Continuous Testing: The New Frontier of Continuous Integration and Continuous Delivery

The only way to learn how good your product is or what kind of undesired effects there might be is to test it. Nowadays, testing your software is no longer banished to a separate phase and separated from writing code which is exemplified in the term “continuous testing”: using appropriate approaches, techniques and tools in every step of software development from design to deploying to production.

In this article, you’ll learn about continuous testing, its benefits and role in software development, and how it fits into the process of continuous integration and delivery (CI/CD). To learn about the basics of CI/CD, check out “What is Continuous Integration and How to Benefit from It?”.

What is software testing anyway?

By nature, testing is an exploratory process of uncovering risks and unintended effects, and evaluating the quality of the product to provide information for decision makers or any other parties with vested interest in the product. Software quality is ever so difficult to define in a nutshell precisely because “quality is value to some person (who matters)” (Gerald M. Weinberg). Hence, sometimes talking about software testing reminds of the story of blind men and an elephant where each of them had a different understanding of what an elephant is like based on the part of the elephant the interacted with.

One key challenge of testing is understanding who matters most. Which type of users in our user base are the most common? Who is impacted the most if a business or technical risk is realized? Which of the stakeholders have the most at stake? What level of software quality can we afford and what level of quality do users and stakeholders expect? Answers to these questions help you understand what quality means in your context, and how your tests can help evaluate it.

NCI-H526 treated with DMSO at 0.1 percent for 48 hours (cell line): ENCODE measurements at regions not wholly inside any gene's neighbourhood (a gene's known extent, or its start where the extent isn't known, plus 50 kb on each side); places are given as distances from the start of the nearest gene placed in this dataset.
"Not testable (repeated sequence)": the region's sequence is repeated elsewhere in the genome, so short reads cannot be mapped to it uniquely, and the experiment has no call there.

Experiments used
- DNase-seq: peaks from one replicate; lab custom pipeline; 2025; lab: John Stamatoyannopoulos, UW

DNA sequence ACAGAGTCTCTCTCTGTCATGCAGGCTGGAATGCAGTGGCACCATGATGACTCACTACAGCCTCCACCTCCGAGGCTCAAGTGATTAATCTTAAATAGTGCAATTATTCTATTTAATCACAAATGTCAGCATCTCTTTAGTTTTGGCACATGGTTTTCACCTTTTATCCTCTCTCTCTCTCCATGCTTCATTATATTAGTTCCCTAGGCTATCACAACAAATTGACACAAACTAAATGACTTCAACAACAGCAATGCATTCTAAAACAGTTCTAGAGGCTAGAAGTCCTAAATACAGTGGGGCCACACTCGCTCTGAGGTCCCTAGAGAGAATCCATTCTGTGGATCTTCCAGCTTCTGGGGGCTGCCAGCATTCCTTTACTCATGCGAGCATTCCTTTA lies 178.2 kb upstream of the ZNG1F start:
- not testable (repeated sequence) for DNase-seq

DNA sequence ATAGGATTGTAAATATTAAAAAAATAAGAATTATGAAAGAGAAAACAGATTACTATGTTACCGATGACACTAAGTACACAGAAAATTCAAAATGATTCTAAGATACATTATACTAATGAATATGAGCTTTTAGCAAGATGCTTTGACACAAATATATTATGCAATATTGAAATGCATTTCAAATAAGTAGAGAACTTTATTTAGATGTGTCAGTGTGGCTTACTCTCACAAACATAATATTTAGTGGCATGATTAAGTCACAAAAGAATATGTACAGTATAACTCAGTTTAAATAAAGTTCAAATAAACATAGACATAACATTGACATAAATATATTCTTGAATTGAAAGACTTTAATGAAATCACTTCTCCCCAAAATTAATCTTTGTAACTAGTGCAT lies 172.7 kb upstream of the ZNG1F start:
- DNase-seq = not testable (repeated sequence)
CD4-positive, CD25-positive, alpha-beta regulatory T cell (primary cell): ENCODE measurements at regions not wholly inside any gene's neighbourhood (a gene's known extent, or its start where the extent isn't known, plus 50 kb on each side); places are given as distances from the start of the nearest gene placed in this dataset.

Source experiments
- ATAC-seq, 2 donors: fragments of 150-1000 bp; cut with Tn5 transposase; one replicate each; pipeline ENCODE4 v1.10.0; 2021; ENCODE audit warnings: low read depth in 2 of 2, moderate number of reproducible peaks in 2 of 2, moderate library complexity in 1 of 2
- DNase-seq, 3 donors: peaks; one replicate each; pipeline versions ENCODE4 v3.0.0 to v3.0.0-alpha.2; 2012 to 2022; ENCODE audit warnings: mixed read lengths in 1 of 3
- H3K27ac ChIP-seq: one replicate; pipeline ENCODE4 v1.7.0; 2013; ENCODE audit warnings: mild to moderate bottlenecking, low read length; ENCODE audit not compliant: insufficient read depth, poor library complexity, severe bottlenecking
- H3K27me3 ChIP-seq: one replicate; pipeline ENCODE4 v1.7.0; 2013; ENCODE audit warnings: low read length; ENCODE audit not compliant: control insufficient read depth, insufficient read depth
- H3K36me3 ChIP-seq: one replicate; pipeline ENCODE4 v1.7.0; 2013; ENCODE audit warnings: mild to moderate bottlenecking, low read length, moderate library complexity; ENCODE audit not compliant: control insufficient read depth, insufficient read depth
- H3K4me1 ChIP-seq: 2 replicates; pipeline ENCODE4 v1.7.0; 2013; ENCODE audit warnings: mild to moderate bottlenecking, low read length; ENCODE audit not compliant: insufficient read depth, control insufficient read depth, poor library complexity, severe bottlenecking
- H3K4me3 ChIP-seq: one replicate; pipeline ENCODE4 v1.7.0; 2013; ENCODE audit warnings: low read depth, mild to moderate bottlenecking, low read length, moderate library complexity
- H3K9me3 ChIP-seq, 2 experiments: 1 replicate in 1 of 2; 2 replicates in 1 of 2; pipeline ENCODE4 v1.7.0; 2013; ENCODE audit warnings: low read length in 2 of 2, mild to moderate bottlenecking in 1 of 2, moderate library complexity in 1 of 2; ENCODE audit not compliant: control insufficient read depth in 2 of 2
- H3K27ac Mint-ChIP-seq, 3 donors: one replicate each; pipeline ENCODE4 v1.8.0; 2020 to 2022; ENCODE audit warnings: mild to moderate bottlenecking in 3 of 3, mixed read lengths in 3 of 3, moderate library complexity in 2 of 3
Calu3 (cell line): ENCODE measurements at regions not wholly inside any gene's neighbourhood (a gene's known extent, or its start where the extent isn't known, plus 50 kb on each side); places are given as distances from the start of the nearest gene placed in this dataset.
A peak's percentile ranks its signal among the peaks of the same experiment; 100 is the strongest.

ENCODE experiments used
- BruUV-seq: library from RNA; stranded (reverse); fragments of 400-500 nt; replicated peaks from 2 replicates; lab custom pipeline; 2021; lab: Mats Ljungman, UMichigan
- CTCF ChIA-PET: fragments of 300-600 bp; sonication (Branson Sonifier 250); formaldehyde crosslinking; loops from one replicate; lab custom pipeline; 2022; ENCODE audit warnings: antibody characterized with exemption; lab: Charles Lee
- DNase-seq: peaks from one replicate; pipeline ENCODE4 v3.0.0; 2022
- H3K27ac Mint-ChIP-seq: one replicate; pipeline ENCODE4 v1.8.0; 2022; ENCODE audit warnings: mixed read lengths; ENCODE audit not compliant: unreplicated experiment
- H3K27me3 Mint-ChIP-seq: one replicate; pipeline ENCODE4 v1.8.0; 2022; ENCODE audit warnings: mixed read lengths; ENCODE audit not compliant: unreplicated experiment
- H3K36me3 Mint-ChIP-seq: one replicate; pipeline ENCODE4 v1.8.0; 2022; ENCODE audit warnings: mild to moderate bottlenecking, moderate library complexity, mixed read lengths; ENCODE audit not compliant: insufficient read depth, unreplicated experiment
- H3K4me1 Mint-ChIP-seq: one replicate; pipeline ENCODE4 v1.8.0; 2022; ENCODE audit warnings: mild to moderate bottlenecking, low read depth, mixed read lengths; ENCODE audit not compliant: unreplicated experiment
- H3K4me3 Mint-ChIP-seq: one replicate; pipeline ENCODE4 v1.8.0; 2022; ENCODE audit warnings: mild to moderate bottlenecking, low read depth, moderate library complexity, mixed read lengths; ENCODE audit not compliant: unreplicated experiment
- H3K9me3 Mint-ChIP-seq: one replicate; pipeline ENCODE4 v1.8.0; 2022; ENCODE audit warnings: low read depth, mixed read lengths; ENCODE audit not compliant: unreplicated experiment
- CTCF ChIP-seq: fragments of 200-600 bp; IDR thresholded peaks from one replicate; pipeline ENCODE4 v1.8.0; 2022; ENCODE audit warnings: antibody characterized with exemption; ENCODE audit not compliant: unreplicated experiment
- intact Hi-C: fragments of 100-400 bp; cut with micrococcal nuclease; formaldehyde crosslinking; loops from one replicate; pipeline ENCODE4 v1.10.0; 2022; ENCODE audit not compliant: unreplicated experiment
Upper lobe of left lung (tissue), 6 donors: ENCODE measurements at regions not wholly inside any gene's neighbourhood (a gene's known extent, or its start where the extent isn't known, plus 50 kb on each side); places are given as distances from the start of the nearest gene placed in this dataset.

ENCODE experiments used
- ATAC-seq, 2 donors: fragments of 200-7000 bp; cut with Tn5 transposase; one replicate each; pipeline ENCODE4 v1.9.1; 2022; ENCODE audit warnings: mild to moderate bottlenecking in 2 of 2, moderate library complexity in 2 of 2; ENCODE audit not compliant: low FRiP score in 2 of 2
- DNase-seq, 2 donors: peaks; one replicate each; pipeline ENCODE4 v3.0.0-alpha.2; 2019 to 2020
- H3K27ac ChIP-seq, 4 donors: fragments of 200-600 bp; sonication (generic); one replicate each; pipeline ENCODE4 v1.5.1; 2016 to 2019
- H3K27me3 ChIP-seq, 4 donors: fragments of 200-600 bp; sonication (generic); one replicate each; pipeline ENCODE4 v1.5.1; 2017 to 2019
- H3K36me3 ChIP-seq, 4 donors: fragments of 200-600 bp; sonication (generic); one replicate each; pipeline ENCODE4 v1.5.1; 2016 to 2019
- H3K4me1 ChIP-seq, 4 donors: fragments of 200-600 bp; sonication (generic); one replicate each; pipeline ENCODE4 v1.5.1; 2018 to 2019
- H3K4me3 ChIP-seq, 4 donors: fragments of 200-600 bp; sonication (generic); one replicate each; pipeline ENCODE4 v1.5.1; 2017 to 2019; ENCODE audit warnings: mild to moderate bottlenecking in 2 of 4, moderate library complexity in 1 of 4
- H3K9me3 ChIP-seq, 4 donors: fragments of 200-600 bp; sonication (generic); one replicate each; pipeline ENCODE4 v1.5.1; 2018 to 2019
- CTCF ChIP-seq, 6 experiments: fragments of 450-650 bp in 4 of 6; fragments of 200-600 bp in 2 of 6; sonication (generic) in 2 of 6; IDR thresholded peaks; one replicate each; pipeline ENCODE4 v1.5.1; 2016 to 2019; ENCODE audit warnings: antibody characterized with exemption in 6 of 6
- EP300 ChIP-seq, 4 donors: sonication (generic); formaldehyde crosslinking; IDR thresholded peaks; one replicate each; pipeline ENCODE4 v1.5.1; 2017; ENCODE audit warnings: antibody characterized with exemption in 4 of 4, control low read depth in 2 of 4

The goal is to question the product in diverse ways which also means testing it in diverse ways by using various approaches and techniques. For instance, to answer questions about the product’s usability you can undertake user testing, monitoring and measuring user behavior, conducting interviews, etc. However, to answer questions about product’s performance and stability, you will need a different set of skills and tools.

While humans are best at evaluating and judging quality, tools are helpful in probing deeper, getting data faster, and extending human capabilities. After all, human eyes can’t see very far but a powerful telescope is a tool that makes discovery possible.

What is continuous testing?

For quite a while, software testing was trapped in a separate phase at the end of the software development lifecycle. With the arrival of agile methodologies, the walls have started to crumble and software testing has shapeshifted and moved towards the center stage.

Where does testing fit in the software development cycle? It fits everywhere! To release high-quality software and stay in competition, you need to test early, test often, automate what is reasonable, and deliver continuously. Continuous integration was an important step that sped up development. Continuous testing is the next frontier to conquer.

Continuous testing is the mindset of adopting tools and practices in every step the software development process that are used to test the product and deliver valuable information and feedback about its quality.


Next we’ll discuss in more detail where and when continuous testing happens in each step.

Continuously test your idea